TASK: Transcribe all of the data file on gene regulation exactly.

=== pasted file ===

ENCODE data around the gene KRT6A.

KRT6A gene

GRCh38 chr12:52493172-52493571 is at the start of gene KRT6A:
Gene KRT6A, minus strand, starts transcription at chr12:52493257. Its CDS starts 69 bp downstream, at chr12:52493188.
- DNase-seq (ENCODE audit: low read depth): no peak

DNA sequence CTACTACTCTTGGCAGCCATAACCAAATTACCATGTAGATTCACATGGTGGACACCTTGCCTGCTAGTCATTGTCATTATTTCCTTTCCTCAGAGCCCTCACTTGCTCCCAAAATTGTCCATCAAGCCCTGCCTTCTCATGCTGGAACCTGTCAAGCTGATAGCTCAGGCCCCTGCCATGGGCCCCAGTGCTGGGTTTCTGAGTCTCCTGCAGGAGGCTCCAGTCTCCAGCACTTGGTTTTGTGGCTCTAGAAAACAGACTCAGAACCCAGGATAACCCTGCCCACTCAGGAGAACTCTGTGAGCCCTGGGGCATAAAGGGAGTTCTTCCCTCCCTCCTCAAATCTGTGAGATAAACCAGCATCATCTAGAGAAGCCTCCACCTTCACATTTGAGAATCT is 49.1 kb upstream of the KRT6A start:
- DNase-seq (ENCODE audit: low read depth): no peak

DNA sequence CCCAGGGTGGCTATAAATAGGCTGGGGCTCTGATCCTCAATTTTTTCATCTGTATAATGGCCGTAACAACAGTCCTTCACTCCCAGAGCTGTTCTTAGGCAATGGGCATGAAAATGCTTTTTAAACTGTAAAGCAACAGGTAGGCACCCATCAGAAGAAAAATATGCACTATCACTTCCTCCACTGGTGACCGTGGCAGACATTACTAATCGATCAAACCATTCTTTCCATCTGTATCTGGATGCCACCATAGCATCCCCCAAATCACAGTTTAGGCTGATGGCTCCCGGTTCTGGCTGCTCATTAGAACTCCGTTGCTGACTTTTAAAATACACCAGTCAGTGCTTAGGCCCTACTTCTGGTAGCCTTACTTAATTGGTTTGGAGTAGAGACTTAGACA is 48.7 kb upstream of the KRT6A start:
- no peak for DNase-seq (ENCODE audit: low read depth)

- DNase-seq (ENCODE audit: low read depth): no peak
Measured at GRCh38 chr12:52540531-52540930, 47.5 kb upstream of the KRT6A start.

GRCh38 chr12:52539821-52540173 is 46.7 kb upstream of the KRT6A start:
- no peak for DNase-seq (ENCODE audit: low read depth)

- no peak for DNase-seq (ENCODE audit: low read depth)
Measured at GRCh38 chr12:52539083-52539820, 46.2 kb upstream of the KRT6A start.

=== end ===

ENCODE data around the gene KRT6A.

KRT6A gene

GRCh38 chr12:52493172-52493571 is at the start of gene KRT6A:
Gene KRT6A, minus strand, starts transcription at chr12:52493257. Its CDS starts 69 bp downstream, at chr12:52493188.
- DNase-seq (ENCODE audit: low read depth): no peak

DNA sequence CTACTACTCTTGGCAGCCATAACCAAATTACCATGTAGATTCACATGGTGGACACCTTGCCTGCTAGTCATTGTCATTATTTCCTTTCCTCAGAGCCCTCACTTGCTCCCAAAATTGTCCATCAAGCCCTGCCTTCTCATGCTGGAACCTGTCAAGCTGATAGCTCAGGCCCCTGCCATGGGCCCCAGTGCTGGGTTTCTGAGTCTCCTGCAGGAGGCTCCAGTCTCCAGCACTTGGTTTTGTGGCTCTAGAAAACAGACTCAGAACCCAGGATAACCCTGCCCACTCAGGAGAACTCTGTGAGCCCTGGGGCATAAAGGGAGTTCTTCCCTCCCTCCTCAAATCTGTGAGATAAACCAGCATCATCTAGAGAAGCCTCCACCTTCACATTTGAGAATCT is 49.1 kb upstream of the KRT6A start:
- DNase-seq (ENCODE audit: low read depth): no peak

DNA sequence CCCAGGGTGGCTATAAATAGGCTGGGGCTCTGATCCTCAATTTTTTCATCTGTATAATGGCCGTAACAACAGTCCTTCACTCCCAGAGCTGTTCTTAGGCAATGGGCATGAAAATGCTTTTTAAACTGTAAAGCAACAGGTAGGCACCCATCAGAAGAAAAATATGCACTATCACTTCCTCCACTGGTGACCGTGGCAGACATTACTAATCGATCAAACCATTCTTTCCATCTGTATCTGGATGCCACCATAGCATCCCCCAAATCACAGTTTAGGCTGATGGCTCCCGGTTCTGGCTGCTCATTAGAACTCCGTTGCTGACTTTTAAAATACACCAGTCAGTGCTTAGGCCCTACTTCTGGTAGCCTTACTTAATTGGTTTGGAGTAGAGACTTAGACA is 48.7 kb upstream of the KRT6A start:
- no peak for DNase-seq (ENCODE audit: low read depth)

- DNase-seq (ENCODE audit: low read depth): no peak
Measured at GRCh38 chr12:52540531-52540930, 47.5 kb upstream of the KRT6A start.

GRCh38 chr12:52539821-52540173 is 46.7 kb upstream of the KRT6A start:
- no peak for DNase-seq (ENCODE audit: low read depth)

- no peak for DNase-seq (ENCODE audit: low read depth)
Measured at GRCh38 chr12:52539083-52539820, 46.2 kb upstream of the KRT6A start.